Influencer Steuer

Can influencers deduct their clothing from tax?

One professional group that has repeatedly found itself in court in recent years is that of influencers – be it due to unlabelled product placements or even surreptitious advertising, disputes over so-called influencer contracts or media-effective conflicts with colleagues who also work as influencers.

This time, the tax office was in dispute with a fashion blogger who wanted to claim her expenses for clothing and accessories as business expenses (income from business operations) in her tax return.

The claimant operated her blog on various social media channels and via her own website and regularly created photos and stories as part of this.

In addition to various goods that the influencer received from various companies in order to advertise them, she purchased items of clothing and accessories with her own money and also presented these as part of her activities on the platforms she used.

She wanted to recognise the corresponding expenses as business expenses in accordance with Section 4 (4) of the German Income Tax Act (EStG).

Claiming clothing and accessories as business expenses sounds too good to be true? According to the judgement of the Lower Saxony Tax Court of 13 November 2023 (3 K 11195/21), it is:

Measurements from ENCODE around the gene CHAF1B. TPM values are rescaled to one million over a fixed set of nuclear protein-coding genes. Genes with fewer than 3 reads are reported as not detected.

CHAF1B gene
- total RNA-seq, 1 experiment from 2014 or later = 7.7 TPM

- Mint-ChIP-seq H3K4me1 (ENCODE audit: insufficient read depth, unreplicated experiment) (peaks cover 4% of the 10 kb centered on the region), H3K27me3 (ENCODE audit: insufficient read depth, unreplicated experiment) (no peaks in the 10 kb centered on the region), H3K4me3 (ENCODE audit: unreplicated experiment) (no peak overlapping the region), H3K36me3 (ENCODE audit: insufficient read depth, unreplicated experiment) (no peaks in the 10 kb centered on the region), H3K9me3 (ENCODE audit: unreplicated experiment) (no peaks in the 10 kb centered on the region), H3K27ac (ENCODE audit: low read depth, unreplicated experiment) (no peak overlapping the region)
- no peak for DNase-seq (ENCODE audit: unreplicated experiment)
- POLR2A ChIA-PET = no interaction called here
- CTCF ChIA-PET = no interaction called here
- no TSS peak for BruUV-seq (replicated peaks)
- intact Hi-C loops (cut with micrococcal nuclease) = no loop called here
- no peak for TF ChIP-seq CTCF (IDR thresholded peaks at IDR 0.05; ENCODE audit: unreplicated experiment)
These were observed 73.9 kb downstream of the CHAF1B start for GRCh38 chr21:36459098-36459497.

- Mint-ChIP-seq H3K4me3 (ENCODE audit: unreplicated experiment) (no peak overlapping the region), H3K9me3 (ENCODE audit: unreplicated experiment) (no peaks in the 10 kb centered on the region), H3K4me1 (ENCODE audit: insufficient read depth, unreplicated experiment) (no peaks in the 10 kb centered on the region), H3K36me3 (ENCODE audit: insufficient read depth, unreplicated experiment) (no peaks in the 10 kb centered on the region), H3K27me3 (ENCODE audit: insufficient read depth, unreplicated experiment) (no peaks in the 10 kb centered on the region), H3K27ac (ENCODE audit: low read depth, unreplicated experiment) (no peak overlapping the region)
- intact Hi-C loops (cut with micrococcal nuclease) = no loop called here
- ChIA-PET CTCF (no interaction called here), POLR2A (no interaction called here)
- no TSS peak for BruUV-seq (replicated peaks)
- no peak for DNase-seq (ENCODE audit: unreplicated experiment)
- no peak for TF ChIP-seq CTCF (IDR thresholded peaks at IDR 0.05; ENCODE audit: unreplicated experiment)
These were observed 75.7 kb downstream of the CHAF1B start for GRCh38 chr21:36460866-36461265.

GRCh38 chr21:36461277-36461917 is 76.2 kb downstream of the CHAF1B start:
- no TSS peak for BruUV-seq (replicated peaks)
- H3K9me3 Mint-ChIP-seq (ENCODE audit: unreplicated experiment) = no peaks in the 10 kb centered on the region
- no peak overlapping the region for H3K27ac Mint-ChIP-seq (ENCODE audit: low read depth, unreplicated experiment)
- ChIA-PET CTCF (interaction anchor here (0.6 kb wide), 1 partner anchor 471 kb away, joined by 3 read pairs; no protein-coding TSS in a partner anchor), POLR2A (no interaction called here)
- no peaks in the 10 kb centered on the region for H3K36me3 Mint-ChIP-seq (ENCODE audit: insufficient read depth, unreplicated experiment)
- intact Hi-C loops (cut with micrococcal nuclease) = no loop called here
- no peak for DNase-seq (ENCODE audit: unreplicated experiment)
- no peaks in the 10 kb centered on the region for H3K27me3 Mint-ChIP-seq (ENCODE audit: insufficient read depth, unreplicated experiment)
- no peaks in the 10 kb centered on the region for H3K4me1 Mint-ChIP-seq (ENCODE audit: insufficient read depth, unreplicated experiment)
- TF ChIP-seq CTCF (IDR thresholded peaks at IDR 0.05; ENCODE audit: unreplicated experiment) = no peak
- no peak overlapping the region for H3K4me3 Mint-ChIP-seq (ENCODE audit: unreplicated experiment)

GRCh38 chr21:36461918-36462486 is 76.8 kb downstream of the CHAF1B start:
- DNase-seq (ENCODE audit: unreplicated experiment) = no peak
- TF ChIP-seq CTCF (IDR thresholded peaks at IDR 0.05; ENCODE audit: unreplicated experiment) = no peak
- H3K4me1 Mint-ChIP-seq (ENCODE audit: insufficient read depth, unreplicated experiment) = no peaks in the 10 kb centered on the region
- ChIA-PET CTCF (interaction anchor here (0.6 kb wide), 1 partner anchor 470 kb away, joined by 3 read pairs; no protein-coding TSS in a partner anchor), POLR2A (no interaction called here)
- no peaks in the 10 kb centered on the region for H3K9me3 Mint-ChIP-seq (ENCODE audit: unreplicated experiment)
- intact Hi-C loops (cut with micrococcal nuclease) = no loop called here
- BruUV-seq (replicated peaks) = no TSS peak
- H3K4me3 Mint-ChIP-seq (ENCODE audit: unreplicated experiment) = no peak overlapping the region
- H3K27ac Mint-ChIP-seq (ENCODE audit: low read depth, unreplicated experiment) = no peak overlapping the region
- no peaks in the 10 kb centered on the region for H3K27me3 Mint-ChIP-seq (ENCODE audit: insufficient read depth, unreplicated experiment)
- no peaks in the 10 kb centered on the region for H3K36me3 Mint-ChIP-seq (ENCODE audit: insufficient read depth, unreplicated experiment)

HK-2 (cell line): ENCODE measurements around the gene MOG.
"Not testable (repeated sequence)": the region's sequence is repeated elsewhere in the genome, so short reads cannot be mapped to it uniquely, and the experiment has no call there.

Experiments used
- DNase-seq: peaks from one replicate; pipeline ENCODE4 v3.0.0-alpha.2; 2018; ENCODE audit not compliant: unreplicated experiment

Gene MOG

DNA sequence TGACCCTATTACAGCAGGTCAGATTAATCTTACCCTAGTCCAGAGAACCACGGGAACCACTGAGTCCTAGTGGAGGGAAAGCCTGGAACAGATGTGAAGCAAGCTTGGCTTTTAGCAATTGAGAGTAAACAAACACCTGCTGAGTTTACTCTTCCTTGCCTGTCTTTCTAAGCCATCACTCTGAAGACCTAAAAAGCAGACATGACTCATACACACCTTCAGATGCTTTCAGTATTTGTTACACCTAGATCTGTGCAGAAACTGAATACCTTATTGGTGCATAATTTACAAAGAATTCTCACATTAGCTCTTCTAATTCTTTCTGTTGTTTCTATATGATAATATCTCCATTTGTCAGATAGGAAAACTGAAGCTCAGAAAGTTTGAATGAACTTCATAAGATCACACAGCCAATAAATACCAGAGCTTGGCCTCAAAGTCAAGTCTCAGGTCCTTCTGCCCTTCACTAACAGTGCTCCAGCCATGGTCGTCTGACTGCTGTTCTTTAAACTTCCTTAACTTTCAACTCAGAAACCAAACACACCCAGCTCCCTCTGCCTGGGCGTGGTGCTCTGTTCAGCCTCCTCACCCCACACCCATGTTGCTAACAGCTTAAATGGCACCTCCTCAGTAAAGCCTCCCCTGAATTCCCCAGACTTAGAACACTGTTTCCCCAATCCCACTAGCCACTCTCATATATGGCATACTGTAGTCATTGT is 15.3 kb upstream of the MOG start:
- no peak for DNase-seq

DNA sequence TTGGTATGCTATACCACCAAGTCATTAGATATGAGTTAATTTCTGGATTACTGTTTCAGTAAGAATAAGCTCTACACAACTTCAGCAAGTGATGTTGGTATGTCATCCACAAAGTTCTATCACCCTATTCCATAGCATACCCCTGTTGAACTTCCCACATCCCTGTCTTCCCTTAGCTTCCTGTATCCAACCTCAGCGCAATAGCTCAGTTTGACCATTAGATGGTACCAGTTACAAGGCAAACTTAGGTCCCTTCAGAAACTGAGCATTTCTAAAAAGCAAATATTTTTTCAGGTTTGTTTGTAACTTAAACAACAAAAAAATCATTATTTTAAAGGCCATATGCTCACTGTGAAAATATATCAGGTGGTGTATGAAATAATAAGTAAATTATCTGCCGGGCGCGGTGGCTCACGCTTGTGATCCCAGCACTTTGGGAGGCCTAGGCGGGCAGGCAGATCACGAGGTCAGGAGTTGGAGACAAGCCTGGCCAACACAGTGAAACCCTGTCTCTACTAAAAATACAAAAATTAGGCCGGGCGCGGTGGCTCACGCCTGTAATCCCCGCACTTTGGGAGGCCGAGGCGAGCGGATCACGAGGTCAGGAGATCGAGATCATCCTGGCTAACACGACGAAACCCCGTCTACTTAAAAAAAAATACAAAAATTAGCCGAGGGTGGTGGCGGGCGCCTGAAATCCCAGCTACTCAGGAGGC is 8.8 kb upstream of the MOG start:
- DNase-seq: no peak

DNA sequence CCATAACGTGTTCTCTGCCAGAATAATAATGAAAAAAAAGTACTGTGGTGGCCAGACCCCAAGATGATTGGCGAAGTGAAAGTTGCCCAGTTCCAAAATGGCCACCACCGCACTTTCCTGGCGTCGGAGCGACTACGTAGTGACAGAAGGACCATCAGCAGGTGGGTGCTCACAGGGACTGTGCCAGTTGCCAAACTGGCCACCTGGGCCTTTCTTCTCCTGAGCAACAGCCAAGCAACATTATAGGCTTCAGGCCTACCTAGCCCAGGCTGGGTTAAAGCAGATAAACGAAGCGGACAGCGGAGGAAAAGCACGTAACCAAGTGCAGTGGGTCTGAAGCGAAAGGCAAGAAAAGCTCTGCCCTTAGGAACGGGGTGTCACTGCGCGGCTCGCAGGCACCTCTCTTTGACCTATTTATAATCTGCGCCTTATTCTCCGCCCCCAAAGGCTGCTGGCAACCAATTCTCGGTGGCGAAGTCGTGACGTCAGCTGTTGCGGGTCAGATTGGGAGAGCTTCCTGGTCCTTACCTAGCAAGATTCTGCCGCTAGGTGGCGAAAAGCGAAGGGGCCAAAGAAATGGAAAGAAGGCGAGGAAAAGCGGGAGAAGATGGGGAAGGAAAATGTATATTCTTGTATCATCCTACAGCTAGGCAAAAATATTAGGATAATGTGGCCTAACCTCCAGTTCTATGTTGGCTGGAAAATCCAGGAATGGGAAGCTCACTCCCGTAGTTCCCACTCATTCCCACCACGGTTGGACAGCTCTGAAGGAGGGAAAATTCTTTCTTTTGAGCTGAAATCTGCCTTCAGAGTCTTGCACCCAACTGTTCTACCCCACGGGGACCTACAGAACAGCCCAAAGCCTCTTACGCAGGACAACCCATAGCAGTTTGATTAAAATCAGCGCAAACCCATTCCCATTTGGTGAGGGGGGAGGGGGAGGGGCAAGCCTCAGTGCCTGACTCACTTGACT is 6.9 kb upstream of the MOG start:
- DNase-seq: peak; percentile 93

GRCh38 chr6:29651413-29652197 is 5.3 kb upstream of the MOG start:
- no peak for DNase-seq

The 3rd Senate of the Lower Saxony Tax Court essentially followed the reasoning of the defendant tax office.

The problem in this case lies in the provision of Section 12 No. 1 EStG. According to this provision, amounts paid for the taxpayer’s household and for living expenses incurred as a result of the taxpayer’s economic and social position may not be deducted from the taxpayer’s income. This also expressly applies if the expenses are incurred to promote the taxpayer’s profession or activity.

Exactly such a constellation existed in the legal dispute to be decided by the tax court. According to the Senate, it is not possible to separate the business and private spheres in the case of “ordinary civilian clothing and fashion accessories“. Irrespective of the actual use, the obvious possibility of private use of these items of clothing means that they cannot be recognised for tax purposes.

Typical work clothing, for which a business expense deduction is possible, can only be assumed if, according to its objective nature, it is almost exclusively intended and suitable for professional use and is necessary due to the nature of the profession or for which the professional use already follows from its nature either through its distinguishing function or through its protective function.

In other words, construction workers or chimney sweeps are unlikely to wear their work clothing in everyday life simply due to its nature and purpose – it is simply typical work clothing. In such cases, a business expense deduction can certainly be considered. In the case of an influencer who presents and advertises everyday clothing, it cannot be ruled out that this clothing is also used privately.

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